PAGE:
Small Company – < 50 employees, < €10 million turnover or < €10 gross assets. Everything else is large companies. Small company exemption applies to dividends received where: 1. The payer is resident in the UK or a qualifying territory; And 2. The dividend is not interest which has been re-categorised as a distribution, And 3. The dividend has not been allowed as a deduction from taxable profits outside the UK, And 4. not part of a scheme of tax avoidance Large Company Exemption The large company exemption applies to dividends which fall in to one of five classes: 1.Where the recipient controls the payer (controlled company exemption) 2.Distributions in respect of non-redeemable ordinary shares 3.Distributions in respect of portfolio holdings (controls < 10% of the payer) 4.Dividends from shares accounted for as liabilities 5.Distributions from transactions not designed to reduce tax (anti-avoidance test)- applies to all the above.
WHY AN OVERSEAS COMPANY MAY WANT TO SET UP A UK HOLDING COMPANY
1. Participation exemption on income & gains from investments
Dividends will be exempt from Corporation Tax, if it falls within one or more of the classes below, unless an anti-avoidance rule applies:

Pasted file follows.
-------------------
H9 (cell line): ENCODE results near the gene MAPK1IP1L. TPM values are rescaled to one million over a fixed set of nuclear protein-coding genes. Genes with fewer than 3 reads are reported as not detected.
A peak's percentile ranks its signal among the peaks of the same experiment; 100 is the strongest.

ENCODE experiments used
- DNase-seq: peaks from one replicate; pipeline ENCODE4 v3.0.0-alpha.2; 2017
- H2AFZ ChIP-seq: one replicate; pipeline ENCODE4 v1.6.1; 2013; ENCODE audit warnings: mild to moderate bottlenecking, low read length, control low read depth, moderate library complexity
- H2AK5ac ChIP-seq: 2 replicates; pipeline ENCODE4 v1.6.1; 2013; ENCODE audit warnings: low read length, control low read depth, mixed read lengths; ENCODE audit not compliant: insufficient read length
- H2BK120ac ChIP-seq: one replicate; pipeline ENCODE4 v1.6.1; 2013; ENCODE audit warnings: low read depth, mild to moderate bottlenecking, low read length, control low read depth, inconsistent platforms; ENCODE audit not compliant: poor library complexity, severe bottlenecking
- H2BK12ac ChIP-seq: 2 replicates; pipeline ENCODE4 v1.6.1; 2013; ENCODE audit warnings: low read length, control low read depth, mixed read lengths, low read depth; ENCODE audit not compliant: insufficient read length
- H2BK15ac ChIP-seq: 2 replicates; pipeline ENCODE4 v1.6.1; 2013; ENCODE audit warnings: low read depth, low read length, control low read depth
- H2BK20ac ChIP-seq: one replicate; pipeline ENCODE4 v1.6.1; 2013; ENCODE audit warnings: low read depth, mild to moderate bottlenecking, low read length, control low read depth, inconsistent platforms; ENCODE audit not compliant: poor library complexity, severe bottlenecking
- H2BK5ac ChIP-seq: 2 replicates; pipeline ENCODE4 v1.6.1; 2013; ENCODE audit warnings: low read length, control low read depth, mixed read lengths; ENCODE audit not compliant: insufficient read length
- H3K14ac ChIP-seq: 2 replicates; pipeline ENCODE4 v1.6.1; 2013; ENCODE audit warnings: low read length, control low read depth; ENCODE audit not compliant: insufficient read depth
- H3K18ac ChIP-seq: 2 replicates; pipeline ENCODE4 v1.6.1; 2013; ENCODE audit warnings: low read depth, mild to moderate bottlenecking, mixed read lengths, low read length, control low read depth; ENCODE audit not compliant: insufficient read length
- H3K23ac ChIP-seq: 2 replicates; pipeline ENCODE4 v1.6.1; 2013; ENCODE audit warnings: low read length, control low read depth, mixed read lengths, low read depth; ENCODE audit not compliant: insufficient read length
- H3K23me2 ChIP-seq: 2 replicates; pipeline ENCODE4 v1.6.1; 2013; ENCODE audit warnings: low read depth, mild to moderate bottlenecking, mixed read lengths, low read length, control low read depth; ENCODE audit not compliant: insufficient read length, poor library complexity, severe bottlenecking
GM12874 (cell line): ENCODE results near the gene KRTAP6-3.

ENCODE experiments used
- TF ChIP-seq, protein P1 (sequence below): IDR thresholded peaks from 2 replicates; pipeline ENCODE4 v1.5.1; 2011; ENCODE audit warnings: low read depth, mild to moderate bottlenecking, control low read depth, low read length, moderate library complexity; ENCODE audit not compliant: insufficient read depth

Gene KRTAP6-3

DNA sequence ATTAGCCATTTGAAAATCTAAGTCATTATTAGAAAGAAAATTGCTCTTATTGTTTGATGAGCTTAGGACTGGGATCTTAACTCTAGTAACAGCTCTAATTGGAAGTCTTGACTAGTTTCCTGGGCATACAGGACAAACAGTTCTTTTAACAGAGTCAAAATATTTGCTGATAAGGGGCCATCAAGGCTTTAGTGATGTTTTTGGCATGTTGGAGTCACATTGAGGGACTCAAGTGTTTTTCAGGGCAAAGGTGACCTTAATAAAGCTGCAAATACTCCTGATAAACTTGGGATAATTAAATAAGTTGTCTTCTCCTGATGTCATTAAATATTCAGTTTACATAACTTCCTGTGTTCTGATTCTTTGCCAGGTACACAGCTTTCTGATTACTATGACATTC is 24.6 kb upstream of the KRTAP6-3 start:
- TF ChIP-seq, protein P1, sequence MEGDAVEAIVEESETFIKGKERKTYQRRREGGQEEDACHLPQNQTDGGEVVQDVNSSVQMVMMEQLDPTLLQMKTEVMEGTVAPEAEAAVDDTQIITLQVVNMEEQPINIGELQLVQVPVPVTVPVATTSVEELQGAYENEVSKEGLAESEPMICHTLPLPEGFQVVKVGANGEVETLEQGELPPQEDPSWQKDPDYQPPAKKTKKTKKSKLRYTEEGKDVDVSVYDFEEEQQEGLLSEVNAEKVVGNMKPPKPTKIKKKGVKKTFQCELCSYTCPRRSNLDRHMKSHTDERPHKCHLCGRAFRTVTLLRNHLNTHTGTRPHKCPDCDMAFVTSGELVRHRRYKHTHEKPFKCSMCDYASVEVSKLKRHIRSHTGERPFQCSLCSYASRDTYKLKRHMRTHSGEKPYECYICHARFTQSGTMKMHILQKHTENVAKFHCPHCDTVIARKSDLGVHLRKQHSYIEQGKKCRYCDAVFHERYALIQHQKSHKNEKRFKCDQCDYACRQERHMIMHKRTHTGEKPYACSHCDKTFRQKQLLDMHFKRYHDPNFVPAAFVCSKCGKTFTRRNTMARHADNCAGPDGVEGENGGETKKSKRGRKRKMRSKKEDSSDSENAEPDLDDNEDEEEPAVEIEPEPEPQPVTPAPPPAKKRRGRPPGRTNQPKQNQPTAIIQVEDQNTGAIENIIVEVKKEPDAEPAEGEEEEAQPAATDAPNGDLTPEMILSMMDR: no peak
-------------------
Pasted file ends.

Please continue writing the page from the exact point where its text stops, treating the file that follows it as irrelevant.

1) Distributions from controlled companies;
2) Distributions in respect of non-redeemable ordinary shares;
3) Distributions in respect of portfolio holdings;
4) Distributions derived from transactions not designed to reduce tax;
5) Dividends in respect of shares accounted for as liabilities.
Capital Gains for Corporates are exempt from tax through the Substantial Shareholding Exemption (SSE) providing the relevant conditions are met:
1) The company making the disposal must meet certain ‘trading’ conditions.
2) The company whose shares are being disposed of must meet similar ‘trading’ conditions.
3) The ‘investing company’ must have held at least 10% of the shares in the ‘investee company’ for a continuous period of at least 12 months ending not more than one year before the disposal.
2. Treaty network and withholding taxes
• The United Kingdom has one of the largest networks of tax treaties, with more than 100 countries. Treaties help minimise withholding taxes deducted from dividend, royalty and interest payments made to the UK HoldCo
• Though the Brexit deal is still be done, UK is a member of the European Union, the EU Parent/Subsidiary Directive and EU Interest and Royalties Directive have been implemented into UK law, which result in a withholding tax rate of nil on income received from European subsidiaries.